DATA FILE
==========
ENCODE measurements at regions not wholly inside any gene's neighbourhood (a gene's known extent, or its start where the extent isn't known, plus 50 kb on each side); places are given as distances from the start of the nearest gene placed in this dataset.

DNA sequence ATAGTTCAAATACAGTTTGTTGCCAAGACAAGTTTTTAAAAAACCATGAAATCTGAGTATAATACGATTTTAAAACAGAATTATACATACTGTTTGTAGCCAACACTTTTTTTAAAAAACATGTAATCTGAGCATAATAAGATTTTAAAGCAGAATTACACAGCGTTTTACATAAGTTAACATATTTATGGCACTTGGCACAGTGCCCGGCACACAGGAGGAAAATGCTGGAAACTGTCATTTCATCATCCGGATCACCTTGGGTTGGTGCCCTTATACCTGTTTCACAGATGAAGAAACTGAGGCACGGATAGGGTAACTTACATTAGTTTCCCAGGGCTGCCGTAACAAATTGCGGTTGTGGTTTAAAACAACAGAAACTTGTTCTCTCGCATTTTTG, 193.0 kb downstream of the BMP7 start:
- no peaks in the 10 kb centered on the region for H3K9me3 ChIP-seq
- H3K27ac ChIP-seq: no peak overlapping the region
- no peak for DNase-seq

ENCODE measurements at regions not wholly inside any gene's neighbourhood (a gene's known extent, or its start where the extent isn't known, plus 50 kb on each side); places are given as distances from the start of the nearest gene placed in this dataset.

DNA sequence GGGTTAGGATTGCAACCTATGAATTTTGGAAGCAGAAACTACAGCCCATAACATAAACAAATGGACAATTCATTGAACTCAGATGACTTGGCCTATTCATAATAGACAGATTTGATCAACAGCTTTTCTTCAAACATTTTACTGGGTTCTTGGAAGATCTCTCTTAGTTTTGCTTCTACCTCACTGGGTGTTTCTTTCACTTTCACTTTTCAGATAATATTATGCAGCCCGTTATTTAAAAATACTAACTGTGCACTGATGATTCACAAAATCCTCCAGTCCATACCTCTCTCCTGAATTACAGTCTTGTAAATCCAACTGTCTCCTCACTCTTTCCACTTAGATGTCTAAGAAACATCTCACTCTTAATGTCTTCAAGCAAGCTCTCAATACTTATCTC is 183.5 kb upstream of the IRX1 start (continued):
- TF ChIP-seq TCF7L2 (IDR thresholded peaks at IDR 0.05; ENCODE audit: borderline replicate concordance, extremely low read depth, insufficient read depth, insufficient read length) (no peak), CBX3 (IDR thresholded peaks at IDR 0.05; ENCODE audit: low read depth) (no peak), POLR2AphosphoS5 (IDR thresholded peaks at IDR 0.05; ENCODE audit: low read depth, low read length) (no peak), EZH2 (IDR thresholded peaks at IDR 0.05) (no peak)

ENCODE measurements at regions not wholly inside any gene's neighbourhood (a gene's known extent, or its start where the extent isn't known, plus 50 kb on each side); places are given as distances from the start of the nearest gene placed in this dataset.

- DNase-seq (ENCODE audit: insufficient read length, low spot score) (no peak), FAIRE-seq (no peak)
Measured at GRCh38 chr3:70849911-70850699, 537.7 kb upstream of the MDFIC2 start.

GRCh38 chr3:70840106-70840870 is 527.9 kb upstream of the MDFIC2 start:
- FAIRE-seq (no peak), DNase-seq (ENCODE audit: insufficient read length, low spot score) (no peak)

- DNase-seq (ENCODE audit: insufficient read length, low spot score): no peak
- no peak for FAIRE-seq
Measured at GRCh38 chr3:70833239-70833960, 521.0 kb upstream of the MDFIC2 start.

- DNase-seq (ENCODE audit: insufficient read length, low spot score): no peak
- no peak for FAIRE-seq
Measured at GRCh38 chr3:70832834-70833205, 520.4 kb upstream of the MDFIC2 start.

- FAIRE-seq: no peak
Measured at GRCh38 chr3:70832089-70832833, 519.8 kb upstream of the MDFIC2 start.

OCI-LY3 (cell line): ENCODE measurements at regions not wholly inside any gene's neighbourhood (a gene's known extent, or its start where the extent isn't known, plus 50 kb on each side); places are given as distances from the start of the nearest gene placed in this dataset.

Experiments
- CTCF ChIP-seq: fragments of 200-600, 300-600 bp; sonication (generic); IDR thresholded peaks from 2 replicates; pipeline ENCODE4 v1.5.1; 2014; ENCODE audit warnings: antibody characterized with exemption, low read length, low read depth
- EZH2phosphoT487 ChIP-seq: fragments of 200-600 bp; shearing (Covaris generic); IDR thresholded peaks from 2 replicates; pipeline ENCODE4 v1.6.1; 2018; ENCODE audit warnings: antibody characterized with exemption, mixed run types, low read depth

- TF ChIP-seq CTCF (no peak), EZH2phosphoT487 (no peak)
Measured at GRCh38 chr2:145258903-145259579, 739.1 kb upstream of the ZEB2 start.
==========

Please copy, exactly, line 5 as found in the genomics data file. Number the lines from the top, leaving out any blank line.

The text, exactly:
- no peak for DNase-seq